With the publication of Origins of Totalitarianism (1951) her status as a major political thinker was firmly established. In this book she examined the major forms of 20th-century totalitarianism—National Socialism (Nazism) and Communism—and attempted to trace their origins in the anti-Semitism and imperialism of the 19th cent. Her second major American publication, The Human Condition (1958), likewise received wide acclaim. Eichmann in Jerusalem (1963), her analysis of the Nazi war crimes based on observation of the trial of Adolf Eichmann, stirred considerable controversy and became known particularly for her concept of "the banality of evil." She also posited that Eichmann suffered from an "inability to think" and did not really understand Naziism, ideas that have been disputed by several later scholars.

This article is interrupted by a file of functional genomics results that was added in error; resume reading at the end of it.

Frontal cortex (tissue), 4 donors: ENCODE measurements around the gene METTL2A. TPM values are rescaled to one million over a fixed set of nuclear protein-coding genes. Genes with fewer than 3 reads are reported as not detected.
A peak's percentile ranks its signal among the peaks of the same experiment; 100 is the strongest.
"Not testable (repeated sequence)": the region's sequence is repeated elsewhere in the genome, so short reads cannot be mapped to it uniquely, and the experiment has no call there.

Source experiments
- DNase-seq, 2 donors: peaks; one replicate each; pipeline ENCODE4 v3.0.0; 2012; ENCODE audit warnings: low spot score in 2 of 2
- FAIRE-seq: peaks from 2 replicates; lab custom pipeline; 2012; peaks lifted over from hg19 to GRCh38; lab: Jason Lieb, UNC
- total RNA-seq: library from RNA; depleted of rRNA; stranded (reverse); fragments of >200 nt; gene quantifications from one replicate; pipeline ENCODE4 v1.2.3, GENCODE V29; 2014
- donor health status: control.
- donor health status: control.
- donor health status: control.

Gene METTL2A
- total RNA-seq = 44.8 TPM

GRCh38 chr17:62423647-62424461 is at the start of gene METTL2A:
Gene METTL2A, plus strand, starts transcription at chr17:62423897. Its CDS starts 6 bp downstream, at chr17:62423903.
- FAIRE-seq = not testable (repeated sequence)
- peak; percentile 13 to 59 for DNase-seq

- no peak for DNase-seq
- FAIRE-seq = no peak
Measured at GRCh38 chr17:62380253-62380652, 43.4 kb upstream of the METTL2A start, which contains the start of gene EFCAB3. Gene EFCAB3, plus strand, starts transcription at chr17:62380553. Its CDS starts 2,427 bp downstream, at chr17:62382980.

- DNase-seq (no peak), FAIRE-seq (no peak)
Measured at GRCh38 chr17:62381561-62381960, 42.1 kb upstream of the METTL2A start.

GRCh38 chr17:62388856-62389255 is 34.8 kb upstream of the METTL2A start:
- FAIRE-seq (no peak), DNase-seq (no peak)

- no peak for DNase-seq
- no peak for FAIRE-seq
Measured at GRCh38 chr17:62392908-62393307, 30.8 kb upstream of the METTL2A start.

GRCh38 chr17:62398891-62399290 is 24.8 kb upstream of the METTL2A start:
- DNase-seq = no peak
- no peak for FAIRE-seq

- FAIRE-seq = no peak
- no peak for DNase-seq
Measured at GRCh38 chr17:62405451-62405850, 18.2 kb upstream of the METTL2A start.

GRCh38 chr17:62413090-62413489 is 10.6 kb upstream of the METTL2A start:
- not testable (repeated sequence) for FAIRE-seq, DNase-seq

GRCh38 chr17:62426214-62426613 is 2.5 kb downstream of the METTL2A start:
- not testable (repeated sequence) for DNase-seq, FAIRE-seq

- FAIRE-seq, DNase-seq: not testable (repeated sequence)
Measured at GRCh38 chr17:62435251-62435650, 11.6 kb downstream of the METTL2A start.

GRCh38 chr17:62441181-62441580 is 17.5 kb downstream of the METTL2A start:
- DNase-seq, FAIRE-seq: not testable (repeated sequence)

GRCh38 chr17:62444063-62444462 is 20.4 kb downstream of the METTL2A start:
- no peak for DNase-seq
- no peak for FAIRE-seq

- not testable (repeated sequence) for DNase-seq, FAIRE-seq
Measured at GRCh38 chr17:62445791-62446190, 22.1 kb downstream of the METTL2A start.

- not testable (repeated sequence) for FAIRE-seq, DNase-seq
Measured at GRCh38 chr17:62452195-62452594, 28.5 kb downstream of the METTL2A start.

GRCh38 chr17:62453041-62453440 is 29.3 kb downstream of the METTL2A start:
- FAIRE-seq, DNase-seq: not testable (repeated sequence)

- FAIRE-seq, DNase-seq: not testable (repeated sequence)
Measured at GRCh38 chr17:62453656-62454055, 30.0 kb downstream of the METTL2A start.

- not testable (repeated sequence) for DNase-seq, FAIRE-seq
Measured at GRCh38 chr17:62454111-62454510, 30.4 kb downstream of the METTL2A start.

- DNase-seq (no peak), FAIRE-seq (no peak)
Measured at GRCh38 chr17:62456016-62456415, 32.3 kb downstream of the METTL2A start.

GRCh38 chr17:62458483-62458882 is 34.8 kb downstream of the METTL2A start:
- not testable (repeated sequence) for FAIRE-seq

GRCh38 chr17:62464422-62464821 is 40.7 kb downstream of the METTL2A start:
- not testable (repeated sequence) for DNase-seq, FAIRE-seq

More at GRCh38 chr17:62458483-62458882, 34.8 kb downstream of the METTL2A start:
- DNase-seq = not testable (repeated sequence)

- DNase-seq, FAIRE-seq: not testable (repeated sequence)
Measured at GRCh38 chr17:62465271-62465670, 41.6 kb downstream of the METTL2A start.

Arendt also served as research director of the Conference on Jewish Relations (1944–46) and executive director of Jewish Cultural Reconstruction, New York City (1949–52). Her other writings include On Revolution (1963), Men in Dark Times (1968), On Violence (1969), and Crises of the Republic (1972).
See L. Kohler and H. Saner, ed., Hannah Arendt–Karl Jaspers: Correspondence, 1926–1969 (tr. by R. and R. Kimber, 1992), C. Brightman, ed., Between Friends: The Correspondence of Hannah Arendt and Mary McCarthy, 1949–1975 (1995), and U. Ludtz, ed., Letters, 1925–1975: Hannah Arendt and Martin Heidegger (2003); biographies by E. Young-Bruehl (1982) and M.-I. Brudny (2008); E. Ettinger, Hannah Arendt, Martin Heidegger (1995), D. Villa, Arendt and Heidegger: The Fate of the Political (1995), and R. Wolin, Heidegger's Children (2001); studies by S. J. Whitfield (1980), L. Bradshaw (1989), and H. F. Pitkin (1998); B. Stangneth, Eichmann before Jerusalem (2011, tr. 2014).